Another thought on casting. I must admit that for the longest time I was not an advocate of the C/Snap type casts... I saw way too many fly-to-rod-or-angler collisions. I learned over time that the most common cause of this circumstance was "pre-loading" the rod. In other words, too much power was being applied too quickly at the very beginning of the cast, which then "loads" (pre-load) the rod PRIOR to the line actually coming out of the water. The pre-loaded rod then "casts" the line into uncontrollable flight when the line does finally in fact clear the water, often resulting in the aforementioned collision scenarios. A major key to "safe" C/Snap casts is an initial slow, smooth acceleration which "breaks" the water tension on the line. Once this tension is broken, THEN the significant power application/acceleration is applied. This process then produces an aerialization of the line that is smooth, controlled and predictable. Since learning that fact and being presented with considerable angling scenarios involving slow or still waters, the C/Snap has become one of my most used casts for slow/still waters. The version I find most useful is in between a full-on C or full-on Snap. Basically it is a slow initial pull of the rod tip to break water tension, then a smooth but quick acceleration of the rod upward, using just enough power to aerialize the line, then follow "around" with the rod using just enough speed to just maintain "contact" with the aerialized line, and then just before the line plops back onto the water I give a slight push of the rod tip towards the water's surface, but angle that push of the rod tip directly away from me. This then results in the line forming an upside down "U" that starts at the rod-tip-on-the-water, and then scribes away towards the intended "target", to then turn in the upside down "U" and trace back towards and alongside me. Yeah, the description is complicated, but it is intended to just give an idea of what's happened. The shape and location of this line layout results in very powerful, high speed casts that produce the type of casting accuracy needed for casting under overhanging obstructions or into confined pockets. Of course describing casts in "writing" produces a very subjective conveyance... hopefully the next SkagitMaster DVD will remedy the situation.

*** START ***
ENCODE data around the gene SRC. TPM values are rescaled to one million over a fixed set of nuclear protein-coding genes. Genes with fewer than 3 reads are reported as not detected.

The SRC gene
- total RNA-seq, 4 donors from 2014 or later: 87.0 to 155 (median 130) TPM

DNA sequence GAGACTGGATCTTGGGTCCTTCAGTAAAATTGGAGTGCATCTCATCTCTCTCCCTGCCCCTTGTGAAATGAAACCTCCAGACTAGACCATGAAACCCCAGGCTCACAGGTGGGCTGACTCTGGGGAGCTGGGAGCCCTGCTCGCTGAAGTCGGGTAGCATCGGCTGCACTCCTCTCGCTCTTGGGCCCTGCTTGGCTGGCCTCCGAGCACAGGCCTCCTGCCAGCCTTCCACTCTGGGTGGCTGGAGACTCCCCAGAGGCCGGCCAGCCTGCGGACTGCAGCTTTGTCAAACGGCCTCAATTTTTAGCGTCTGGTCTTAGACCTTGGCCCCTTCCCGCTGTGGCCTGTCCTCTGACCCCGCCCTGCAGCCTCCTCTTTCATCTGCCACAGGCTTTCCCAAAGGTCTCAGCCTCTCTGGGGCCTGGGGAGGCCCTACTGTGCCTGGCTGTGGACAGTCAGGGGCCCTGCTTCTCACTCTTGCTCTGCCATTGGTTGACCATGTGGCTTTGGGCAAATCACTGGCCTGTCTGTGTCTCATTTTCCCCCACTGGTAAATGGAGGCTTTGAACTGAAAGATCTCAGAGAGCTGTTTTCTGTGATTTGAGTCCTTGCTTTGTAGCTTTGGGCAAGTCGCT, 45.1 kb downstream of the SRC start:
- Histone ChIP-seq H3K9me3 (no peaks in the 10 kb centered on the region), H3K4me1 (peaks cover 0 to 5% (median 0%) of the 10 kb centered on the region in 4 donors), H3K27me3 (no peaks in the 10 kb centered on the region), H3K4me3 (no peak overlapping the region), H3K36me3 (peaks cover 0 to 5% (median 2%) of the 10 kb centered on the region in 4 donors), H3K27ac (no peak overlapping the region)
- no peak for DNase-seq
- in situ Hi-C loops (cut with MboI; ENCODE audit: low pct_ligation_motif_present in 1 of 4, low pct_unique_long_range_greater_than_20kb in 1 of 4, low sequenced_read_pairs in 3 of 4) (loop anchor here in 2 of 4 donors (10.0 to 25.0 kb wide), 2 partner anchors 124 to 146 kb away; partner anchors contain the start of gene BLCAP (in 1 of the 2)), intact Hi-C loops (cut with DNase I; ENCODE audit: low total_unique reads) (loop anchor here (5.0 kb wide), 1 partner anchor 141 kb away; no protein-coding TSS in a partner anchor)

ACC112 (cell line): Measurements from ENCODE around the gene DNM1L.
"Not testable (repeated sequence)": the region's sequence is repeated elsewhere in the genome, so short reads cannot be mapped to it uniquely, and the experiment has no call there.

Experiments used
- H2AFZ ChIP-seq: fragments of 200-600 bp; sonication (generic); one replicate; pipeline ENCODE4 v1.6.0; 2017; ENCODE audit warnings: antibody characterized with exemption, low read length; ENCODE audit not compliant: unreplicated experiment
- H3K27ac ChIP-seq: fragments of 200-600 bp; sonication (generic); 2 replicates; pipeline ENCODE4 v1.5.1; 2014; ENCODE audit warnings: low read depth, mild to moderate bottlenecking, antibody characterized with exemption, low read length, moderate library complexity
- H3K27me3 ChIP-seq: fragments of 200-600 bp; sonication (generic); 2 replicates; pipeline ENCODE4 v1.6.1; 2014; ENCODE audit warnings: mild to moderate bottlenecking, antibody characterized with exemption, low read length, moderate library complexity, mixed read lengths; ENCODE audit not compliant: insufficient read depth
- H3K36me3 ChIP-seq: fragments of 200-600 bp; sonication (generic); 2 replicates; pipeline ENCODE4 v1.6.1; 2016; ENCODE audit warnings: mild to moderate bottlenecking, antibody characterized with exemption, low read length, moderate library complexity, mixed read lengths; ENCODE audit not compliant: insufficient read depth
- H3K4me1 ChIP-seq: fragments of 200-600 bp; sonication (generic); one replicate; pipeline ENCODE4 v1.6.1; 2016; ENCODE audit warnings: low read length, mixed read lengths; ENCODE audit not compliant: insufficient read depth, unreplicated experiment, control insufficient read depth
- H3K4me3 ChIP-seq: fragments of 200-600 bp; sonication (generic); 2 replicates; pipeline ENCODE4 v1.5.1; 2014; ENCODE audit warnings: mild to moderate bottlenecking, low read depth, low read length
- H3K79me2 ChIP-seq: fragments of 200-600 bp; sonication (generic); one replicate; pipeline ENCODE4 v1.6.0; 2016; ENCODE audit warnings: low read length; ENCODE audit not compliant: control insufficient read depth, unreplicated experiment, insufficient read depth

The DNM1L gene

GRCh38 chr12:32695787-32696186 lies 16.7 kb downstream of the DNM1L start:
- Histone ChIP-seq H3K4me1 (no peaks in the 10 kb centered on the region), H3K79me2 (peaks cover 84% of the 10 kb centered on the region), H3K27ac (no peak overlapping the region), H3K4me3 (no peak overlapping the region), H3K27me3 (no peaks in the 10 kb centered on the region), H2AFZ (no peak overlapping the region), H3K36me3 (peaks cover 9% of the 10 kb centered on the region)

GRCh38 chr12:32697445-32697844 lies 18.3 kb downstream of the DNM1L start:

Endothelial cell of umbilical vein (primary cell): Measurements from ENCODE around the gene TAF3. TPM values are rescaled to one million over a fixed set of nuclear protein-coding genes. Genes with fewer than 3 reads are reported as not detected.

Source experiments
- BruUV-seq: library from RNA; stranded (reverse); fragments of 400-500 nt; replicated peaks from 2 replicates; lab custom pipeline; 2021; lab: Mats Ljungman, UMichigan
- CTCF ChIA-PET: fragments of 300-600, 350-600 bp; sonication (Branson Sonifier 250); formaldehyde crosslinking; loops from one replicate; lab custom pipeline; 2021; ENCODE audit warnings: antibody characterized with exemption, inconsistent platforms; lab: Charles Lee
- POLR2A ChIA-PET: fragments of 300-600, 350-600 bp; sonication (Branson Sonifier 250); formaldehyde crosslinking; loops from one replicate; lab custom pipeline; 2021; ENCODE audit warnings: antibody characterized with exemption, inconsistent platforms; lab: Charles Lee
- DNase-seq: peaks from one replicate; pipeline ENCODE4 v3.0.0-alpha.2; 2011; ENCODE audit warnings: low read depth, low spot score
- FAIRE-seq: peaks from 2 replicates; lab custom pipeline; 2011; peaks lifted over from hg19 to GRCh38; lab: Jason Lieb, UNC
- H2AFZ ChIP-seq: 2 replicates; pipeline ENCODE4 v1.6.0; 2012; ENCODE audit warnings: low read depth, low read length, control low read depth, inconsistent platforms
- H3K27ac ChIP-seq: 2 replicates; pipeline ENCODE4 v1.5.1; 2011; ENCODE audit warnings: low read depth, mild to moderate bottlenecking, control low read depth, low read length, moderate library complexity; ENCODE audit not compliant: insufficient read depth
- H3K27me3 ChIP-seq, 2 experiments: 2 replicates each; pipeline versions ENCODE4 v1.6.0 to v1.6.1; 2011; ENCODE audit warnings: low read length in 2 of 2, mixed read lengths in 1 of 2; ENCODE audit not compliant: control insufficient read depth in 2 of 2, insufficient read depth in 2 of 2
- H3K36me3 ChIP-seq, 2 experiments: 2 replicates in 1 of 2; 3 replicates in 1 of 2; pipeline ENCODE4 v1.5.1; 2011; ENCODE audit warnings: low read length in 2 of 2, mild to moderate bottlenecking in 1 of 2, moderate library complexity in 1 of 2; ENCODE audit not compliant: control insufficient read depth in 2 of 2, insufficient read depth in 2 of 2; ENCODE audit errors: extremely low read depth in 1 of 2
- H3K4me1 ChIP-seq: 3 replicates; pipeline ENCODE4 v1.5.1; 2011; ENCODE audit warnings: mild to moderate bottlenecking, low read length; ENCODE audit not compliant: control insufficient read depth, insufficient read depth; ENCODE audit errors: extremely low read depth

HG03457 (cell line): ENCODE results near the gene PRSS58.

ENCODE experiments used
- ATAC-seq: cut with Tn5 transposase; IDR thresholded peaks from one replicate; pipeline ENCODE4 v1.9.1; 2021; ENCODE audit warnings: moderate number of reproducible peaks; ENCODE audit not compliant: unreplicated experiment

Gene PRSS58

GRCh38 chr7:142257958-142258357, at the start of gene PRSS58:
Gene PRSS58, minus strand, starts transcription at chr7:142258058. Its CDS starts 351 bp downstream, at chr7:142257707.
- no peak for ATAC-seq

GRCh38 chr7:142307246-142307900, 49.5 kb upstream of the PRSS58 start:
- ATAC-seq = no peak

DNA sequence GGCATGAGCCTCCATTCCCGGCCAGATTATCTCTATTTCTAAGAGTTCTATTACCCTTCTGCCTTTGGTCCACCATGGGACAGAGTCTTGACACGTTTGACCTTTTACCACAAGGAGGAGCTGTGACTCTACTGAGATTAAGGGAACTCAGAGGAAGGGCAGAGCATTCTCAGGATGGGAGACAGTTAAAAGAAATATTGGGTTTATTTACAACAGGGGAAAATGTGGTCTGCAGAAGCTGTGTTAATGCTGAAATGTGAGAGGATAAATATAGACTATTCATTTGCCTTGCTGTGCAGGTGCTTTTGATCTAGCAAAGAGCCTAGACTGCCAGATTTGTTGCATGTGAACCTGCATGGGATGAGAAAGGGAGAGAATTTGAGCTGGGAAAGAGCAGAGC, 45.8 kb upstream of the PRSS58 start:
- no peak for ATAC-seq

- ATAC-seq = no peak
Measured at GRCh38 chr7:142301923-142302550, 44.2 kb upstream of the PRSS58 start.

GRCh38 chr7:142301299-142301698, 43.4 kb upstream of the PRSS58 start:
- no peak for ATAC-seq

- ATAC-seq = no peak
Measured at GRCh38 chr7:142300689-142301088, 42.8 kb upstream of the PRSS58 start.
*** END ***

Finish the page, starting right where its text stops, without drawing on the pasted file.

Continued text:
Using the system as described, with mostly the cast described, I have found that angling on a wading-friendly river that generally ranges from 50' to 100' in width, with a 9 1/2' 6 weight singlehanded/doublehanded conversion is not only do-able, but quite efficient and enjoyable... in other words it isn't just a "novelty" rig or gig. For someone that truly considers the fun of doublehanded casting to be a necessary part of the angling experience, this type of rod configuration can be cast singlehanded for "close-in" accuracy (25'-40') and then doublehanded for distance work. Also, there is noticeably less physical strain casting/fishing this rod in a conversion capacity all day long with 3"ish weighted streamers, than there is using the same rod strictly in a singlehanded capacity all day long.